Chris Caine: So this concept of an economic cold war, you think we're moving into one- end economic relationships are going to be redesigned to adjudicate a macroeconomic cold war by governments, separating on geopolitical discussions or is that a construct that you don't see materializing?

Sam Palmisano: It depends what industry you're in above. If you were the technology industry, you're going to have to understand these things and the implications to how you align your resources. But if you're in consumer package goods, Yeah, it doesn't matter. If they're going to put a tariff on a t-shirt and a sneaker- I could be naïve, I just don't think so. I do think though, in those other areas are going to protect your intellectual property. They're going to make trillions of dollars of investments and those sorts of things to maintain leadership or get leadership if you're coming from behind. It's not as macro in my opinion, I think it's going to become more micro as you look at this thing over time. Not if I stand back from it and decide how I would play it, if I'm in the technology industry, you're going to have to align your investments to the realities of what's happening here in, in those, four or five segments that I've outlined you can't escape that, right? You can't have the two biggest markets of the world, the two biggest research centers of the world, the technology leaders of the world, deciding not to cooperate and you don't have to adjust, they're going to have to adjust. So the idea of the old days of somebody putting the fabricator, foreign Western company, an IBM or an Intel in mainland China, I think that's over. I don't see that happening

Michael Spence: I agree with Sam. think there are sensitive areas. Some of them are so sensitive and this is not new that for military and defense purposes, they just be cordoned off and controlled. But what's new is this sort of broader tent we have a, kind of a strategic competition underway between China and the United States. And that's not going to go away. That's inevitable. These two countries don't trust each other and their motivations. The goal of China is to catch up and they're doing a pretty good job of it. And the goal of the United States probably should be not to fall behind through under investment. Now there are a couple of ways to play this game. And I'm really just elaborating on what Sam said. There's a relatively benign form of strategic competition in which both countries you know, sort of work at, it's not maybe totally efficient. But if the America competes act the investment in the semiconductors that China made in China 2025 and a whole bunch of other programs, you could get Sputnik like accelerations in the development of beneficial technologies. When it gets ugly is when you try to sort of tie up the legs of the competitor by denying them compete key inputs. And at the moment which way this competition goes, the benign form- or take the American side, for example I think there's a fair number of people in Washington where the international agenda is being driven as far as I can see by national security things way more than in the past, relative to economic considerations. I think there's a subset of people that think you know, we can keep China in the technological rear view mirror for. I don't think that's possible and it's not therefore a reasonable goal. But that doesn't mean we have to help them. I think the best form is as we compete is bottom line is people who have to make significant investment decisions are going to live in a world in which countries are going to put restrictions on them or penalties or change the incentive structure or whatever. You don't get to go in your office and decided on your own anymore and that's just a reality of the way the world works. Chris. you asked the question “ Is there any sort of governance structure of an international kind that's going intervene and steer us in the right direction?” I think the simple answer to that is no. Almost all the international institutions at this point just aren't functioning at a level that would make that possible. Not the G 20, not the UN, not the IMF and World Bank. I think it's unrealistic. So this is going to be decentralized nationalism in a very complex, much more complex global environment than we're used to.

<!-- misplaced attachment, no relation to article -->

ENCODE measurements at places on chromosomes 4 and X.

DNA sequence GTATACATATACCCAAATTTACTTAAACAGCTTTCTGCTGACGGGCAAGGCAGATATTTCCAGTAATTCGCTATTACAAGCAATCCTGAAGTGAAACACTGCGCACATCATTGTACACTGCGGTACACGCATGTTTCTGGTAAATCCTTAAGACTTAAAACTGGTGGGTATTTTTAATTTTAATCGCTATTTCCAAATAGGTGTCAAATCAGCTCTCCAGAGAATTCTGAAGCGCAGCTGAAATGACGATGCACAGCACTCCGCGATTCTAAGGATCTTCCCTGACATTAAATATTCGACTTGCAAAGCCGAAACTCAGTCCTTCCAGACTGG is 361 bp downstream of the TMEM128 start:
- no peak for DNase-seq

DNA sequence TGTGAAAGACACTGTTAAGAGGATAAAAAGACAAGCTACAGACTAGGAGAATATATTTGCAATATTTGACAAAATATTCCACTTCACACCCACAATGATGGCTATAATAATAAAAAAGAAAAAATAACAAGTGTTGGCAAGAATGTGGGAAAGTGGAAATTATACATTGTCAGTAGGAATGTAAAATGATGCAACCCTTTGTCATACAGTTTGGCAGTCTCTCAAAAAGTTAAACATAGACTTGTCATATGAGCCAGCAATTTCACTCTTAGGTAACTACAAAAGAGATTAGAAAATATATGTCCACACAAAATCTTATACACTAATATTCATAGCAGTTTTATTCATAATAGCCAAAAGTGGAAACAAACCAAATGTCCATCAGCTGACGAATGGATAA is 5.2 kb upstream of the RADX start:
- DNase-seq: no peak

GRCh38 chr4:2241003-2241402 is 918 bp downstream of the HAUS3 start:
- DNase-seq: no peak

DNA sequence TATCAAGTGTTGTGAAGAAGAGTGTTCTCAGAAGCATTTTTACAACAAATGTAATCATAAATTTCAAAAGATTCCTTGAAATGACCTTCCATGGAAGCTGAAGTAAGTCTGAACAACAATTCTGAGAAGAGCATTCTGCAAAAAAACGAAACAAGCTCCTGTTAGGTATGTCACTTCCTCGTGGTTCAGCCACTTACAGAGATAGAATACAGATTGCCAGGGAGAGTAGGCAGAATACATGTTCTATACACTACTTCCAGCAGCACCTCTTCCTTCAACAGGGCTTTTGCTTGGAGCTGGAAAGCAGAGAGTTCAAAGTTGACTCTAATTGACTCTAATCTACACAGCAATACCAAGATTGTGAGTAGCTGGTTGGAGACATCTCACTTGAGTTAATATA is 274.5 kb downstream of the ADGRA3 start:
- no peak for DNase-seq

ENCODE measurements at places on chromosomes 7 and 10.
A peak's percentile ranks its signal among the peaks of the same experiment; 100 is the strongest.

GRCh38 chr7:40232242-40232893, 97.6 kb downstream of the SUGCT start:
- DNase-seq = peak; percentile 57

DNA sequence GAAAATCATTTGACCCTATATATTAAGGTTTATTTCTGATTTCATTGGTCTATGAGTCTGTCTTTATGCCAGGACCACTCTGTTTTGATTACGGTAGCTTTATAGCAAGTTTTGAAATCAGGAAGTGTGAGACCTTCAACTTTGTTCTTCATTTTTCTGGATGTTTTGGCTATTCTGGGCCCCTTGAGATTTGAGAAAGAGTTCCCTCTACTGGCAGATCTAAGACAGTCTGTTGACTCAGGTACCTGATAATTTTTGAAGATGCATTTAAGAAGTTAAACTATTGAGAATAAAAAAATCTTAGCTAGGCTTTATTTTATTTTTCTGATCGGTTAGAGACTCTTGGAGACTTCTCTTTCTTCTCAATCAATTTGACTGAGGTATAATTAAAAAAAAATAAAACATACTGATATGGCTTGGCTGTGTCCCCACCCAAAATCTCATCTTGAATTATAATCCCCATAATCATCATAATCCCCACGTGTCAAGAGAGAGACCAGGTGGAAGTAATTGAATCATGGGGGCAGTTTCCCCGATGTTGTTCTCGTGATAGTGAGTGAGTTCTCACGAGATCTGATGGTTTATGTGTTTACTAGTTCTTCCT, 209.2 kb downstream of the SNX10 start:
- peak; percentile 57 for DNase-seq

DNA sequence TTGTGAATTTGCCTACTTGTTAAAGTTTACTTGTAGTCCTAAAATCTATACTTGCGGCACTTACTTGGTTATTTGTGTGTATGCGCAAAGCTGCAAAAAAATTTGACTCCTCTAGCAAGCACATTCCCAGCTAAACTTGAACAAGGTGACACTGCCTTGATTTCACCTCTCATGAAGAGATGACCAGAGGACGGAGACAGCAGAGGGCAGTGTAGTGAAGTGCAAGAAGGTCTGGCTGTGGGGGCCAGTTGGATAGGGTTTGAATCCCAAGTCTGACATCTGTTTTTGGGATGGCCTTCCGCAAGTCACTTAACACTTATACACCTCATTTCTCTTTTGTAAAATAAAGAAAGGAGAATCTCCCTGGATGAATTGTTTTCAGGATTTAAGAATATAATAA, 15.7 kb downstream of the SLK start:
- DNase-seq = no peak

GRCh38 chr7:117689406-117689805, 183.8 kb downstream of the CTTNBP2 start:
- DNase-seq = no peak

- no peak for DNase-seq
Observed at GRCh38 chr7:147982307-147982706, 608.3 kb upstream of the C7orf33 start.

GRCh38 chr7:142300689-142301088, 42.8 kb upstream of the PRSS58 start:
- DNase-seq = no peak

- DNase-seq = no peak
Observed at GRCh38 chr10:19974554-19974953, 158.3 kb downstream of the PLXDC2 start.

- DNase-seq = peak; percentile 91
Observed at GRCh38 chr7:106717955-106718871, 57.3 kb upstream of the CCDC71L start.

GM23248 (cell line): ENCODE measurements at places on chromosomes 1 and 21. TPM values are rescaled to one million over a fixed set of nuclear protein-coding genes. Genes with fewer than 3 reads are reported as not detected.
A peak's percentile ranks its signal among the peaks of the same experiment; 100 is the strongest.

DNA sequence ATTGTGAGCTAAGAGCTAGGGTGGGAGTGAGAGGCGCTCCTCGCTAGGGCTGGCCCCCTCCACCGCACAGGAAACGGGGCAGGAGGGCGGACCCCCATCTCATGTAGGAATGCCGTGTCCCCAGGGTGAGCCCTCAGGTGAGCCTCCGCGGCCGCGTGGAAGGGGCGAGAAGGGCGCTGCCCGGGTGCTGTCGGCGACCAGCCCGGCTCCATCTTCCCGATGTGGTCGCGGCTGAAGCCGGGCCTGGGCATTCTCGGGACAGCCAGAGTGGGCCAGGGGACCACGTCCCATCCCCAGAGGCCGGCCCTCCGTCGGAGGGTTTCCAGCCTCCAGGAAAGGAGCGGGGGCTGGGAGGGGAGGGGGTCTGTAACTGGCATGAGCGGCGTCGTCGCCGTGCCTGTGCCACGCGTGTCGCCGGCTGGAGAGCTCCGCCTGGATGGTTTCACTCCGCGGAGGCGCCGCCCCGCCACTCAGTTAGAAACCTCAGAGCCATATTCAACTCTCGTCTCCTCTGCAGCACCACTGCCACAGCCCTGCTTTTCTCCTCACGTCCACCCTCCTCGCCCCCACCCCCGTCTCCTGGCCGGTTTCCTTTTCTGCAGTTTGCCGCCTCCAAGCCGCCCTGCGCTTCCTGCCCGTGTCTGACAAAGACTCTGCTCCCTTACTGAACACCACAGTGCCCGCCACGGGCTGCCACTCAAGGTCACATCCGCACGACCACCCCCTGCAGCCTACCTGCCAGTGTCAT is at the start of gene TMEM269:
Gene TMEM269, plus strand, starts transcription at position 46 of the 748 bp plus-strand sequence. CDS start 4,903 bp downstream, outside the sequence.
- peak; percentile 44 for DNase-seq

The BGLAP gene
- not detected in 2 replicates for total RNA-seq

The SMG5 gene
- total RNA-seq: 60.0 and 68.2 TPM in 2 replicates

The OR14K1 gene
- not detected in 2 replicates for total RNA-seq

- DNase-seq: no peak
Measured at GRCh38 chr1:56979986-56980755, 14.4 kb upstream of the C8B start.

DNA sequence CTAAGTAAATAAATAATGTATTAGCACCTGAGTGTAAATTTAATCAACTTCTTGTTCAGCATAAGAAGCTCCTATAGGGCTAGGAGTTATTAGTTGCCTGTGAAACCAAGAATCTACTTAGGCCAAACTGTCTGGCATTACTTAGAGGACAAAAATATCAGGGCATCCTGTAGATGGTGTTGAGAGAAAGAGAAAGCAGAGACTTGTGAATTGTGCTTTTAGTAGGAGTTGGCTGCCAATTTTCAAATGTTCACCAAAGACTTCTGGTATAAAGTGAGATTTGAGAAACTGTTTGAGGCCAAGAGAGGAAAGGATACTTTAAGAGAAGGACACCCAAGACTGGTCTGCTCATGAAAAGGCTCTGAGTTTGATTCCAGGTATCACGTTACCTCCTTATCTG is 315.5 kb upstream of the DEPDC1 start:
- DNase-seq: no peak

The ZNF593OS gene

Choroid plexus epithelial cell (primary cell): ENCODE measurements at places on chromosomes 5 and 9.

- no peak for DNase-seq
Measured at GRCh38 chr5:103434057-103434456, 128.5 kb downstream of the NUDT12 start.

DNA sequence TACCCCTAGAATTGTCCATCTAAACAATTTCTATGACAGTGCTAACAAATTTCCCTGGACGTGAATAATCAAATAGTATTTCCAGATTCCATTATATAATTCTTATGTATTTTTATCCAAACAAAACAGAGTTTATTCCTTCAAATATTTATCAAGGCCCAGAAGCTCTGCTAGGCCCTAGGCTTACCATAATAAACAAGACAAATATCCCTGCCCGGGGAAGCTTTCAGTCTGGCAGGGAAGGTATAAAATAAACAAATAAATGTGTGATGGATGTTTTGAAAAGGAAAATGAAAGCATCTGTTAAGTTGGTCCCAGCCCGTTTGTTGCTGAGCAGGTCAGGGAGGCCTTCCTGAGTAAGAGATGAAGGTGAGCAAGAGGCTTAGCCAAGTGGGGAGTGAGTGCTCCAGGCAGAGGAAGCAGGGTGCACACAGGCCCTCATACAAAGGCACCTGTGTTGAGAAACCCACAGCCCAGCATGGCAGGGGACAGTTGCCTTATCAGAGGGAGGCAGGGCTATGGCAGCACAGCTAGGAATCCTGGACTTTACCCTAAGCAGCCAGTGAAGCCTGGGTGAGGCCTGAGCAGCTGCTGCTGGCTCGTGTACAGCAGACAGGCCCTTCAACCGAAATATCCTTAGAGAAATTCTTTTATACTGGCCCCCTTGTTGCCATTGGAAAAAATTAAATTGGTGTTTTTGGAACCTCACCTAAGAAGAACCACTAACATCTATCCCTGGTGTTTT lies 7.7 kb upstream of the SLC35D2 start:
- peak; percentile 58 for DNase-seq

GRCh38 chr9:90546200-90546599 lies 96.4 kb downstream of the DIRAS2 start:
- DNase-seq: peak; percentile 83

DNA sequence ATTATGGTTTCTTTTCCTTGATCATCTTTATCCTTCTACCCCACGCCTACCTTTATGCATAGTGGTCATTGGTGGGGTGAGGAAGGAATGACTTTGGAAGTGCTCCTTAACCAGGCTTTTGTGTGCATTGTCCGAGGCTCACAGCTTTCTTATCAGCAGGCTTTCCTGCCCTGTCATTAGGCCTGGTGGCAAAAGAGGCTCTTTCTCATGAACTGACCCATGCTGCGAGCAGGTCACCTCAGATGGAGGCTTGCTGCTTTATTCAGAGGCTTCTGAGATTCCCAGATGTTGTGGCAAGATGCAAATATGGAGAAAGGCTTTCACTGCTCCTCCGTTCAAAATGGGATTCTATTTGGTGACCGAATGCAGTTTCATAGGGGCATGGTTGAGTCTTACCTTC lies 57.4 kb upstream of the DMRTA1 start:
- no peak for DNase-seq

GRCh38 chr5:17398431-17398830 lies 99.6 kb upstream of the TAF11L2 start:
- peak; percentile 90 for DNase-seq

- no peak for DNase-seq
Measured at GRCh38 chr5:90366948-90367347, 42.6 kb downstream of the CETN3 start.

Chris Caine: Yeah, it seems like we have re-entered a period where economic and political alliances are reshaping. And to your point, the multilateral institutions that grew and created international rules for trade and international law have been either atrophying or becoming bypassed by state players, so making the environment for choices by CEOs, even more complicated and to Sam's point, CEOs really have to increase their knowledge of national agendas.

Sam Palmisano: We used to do these global forums with leaders, CEOs, and also state politicians and Government leaders as well annually around the world. But fundamentally the conclusion even back then was the structures as they were weren't working, and dependent upon your view, either they weren't structured correctly and needed to be transformed, or the other view, which was more cynical, was they didn't have the skills. Either way they weren't working, and there was this a yearning for some entity to emerge to do this, what was going to be required in the future. Now this is like 10 years ago-and it's only gotten worse from that point in time. And none of us see that emerging, at least in the business community that I'm involved in, very few people see any entity emerging as we had after World War II.